Holiday cheer should wait until after Thanksgiving- Taking Sides


Photo via Pixabay under Creative Commons license

a store decorated for the holiday season

Mikey McGuire, Online Editor

Christmas decorations in stores months before the actual holiday have become a normal sight to many consumers. But, this manufactured holiday cheer at the beginning of fall has bled out of the retail stores and into the hearts of many Americans, and that is wrong.

October through January is a gauntlet of holiday celebrations.  Four holidays in four months is more than any other time of the year. Holidays like Halloween and Christmas are the most popular among them, but right between the terrifying and the tinsel is our forgotten friend, the turkey. 

Thanksgiving is easily a top tier holiday and deserves the massive celebration that its neighbors on either side get. Originating as a celebration of the feast between the Pilgrims and the natives, this food-based holiday has become a staple of the American holiday season. The fourth Thursday in November is a day to eat a nice meal with family and watch some football.

The current state of the Christmas season starting before November allows this great holiday to get gobbled up by Christmas trees and Mariah Carey’s “wants”, and it is absolutely unacceptable.

Though Halloween gets all of October to celebrate and even bleeds into September, it does not encroach on any major holidays in the process. Thus, it is deemed acceptable. Just because Halloween doesn’t hurt anybody by starting decorating a little early does not mean that Christmas gets to tiptoe its way into turkey territory.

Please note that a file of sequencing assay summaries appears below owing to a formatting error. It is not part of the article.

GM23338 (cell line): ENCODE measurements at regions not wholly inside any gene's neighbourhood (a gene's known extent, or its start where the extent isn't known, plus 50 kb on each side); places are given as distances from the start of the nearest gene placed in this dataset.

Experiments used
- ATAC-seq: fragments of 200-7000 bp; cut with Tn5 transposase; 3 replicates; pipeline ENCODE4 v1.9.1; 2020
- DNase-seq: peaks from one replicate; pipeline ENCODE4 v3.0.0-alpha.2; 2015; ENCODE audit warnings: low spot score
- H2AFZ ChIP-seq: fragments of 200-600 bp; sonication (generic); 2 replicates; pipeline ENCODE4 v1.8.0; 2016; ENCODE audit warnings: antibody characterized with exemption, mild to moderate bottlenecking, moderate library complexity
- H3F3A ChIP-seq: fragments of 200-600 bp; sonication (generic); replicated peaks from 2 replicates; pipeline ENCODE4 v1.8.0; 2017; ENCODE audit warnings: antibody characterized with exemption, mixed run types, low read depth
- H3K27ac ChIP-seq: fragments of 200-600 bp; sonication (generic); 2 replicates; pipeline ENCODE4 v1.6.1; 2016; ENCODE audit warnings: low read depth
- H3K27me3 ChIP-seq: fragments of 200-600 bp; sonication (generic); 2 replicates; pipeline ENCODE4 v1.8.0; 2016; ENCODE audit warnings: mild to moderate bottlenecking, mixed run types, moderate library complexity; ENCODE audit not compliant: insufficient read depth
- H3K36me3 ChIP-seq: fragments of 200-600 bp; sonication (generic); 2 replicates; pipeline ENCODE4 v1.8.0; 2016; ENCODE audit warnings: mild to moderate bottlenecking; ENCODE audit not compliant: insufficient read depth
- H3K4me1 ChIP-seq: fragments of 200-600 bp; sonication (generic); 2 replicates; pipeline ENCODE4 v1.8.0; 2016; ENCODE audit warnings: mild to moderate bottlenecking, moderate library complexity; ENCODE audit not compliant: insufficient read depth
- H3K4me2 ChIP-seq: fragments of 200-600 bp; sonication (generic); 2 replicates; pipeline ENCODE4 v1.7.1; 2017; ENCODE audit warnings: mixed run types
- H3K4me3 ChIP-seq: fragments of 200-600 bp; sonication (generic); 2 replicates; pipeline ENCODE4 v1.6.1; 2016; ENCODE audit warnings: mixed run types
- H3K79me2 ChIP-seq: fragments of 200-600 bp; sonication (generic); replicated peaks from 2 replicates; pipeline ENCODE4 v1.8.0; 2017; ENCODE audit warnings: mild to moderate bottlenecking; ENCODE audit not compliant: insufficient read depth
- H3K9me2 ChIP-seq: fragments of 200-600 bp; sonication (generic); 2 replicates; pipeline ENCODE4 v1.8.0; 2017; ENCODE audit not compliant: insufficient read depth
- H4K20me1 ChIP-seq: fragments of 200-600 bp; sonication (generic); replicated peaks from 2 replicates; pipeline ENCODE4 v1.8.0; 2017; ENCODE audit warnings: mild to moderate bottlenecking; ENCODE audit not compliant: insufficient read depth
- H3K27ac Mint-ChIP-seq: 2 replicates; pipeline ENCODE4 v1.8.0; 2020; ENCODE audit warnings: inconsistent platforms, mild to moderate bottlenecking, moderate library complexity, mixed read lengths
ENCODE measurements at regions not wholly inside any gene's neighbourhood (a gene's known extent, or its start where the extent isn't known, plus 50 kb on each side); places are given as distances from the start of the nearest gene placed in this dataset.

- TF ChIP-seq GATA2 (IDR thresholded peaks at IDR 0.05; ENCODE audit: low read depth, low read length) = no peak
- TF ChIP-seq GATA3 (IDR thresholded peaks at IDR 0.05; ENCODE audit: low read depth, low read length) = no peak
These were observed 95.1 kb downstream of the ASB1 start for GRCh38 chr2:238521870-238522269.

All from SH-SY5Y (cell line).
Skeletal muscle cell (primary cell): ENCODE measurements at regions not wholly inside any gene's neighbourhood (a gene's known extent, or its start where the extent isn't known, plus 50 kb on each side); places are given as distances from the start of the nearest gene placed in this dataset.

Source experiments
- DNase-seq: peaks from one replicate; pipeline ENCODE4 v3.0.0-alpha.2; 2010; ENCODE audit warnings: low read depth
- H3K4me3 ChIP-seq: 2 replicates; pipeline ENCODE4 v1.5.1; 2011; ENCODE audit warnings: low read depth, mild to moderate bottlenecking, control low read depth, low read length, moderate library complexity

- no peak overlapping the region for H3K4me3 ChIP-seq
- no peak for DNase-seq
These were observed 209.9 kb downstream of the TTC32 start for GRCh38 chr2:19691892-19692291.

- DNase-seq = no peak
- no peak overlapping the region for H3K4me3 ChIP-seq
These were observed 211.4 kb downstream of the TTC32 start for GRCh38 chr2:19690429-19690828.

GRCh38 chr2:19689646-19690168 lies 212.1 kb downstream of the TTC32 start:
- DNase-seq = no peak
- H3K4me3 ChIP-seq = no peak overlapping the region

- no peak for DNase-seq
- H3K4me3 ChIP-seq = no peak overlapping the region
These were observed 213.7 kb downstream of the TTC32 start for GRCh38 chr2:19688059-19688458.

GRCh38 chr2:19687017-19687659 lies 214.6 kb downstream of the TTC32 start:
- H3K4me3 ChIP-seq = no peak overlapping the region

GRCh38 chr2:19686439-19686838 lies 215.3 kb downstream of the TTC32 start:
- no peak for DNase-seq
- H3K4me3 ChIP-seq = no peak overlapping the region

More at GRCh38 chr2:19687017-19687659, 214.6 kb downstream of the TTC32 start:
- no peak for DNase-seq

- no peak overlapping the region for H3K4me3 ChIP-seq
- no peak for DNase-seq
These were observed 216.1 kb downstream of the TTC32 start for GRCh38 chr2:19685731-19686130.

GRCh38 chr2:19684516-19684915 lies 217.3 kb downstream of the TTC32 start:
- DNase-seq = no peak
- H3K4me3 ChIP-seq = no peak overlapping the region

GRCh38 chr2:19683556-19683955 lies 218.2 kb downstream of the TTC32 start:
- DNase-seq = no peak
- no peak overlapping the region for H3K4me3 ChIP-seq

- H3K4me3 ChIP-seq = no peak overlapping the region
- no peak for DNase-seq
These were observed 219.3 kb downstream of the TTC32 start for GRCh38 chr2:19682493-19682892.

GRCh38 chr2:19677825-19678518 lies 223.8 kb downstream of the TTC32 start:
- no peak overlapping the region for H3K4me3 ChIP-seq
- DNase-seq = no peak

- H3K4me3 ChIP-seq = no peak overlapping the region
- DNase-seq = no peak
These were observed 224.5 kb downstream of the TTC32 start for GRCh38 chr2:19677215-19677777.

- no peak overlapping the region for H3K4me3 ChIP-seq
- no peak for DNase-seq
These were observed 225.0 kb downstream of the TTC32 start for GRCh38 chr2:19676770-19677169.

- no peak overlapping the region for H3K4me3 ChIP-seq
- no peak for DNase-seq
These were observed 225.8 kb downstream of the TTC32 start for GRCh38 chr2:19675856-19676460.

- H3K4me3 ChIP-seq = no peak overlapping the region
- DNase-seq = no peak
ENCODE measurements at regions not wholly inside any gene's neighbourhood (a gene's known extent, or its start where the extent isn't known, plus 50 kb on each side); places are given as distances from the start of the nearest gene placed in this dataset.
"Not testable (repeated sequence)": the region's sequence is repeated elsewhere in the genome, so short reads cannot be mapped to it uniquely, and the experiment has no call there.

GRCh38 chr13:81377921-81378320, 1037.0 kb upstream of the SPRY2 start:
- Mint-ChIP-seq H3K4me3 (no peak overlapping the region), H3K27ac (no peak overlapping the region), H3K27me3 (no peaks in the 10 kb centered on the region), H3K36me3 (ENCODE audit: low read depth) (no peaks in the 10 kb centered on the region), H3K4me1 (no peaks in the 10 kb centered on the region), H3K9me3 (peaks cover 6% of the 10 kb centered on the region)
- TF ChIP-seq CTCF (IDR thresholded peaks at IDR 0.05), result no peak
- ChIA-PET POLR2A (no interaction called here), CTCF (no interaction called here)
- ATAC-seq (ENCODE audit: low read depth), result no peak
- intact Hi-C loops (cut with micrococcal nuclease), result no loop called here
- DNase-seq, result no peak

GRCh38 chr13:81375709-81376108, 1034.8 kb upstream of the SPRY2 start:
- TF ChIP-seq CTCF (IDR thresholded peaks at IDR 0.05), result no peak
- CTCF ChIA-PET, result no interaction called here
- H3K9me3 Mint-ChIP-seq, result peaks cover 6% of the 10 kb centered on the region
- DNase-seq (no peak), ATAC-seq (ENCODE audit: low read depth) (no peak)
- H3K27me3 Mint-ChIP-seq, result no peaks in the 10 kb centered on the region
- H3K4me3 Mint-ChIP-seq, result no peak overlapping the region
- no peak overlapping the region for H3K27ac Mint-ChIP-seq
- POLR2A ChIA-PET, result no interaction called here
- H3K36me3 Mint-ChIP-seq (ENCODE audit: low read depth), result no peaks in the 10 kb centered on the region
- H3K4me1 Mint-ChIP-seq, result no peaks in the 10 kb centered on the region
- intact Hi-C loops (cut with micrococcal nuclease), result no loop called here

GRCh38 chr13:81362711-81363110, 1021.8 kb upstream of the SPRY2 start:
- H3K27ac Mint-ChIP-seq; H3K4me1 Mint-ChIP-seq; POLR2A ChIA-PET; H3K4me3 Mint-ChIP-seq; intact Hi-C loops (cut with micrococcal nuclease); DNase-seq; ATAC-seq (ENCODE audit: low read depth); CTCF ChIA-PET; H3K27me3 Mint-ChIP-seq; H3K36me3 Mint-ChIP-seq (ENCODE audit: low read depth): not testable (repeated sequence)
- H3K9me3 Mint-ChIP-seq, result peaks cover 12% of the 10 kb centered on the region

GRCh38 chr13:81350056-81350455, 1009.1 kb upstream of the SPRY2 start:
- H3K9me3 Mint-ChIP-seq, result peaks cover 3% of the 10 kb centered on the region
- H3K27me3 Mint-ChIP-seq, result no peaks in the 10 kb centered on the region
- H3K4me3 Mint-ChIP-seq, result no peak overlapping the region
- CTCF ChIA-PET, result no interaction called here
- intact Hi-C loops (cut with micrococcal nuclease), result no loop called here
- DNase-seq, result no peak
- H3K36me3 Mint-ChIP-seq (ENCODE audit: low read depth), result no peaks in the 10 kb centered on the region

If Christmas was celebrated on an earlier day in the month,  it would be a bit more understandable, but Christmas is at the end of December. The 25 days of Christmas are made to celebrate Christmas, and it’s more than enough time to get jolly.

If the holiday rule book was rewritten, it should be considered that the Christmas season begins on Black Friday, no earlier. If it is so eager to get into November, it can have the three or four days after Thanksgiving. 

The reason for the premature celebration is down to the consumer holiday of Black Friday. Supermarkets and stores put the Christmas decorations out early, so consumers have Christmas on the brain before Thanksgiving. With potential gift ideas in mind before Thanksgiving, the customer will shop on the biggest sales day of the year.

This is because most retailers have their highest profits during the last three months of the year due to the major gift-giving holiday of Christmas, so why not try and extend that very profitable season?

While that is understandable from the retailer’s point of view, as a society we need to recognize that holidays belong in their time of year for a reason, and it needs to stay that way so each holiday is special in its own way.

In this supposed time of sharing, Christmas is the only greedy holiday in December. Hanukkah is celebrated from Dec. 10-18. while Kwanzaa is celebrated from Dec 26th to Jan. 1 They are much more respectful of Thanksgiving, though.  Stores don’t put out menorahs or Kwanzaa decor or see people celebrate those holidays months before the actual day or week.

Now, let’s talk about when the holiday season should end. Decorations should start to come down on New Year’s Day.  This gives one week for everyone to finish the holiday gauntlet, start coming back to the real world. and settling in for the cold and barren wasteland of January.  

If people want to start up the carols and the bells a little early go ahead, but don’t let it affect others trying to enjoy the uniquely American celebration of gluttony and football.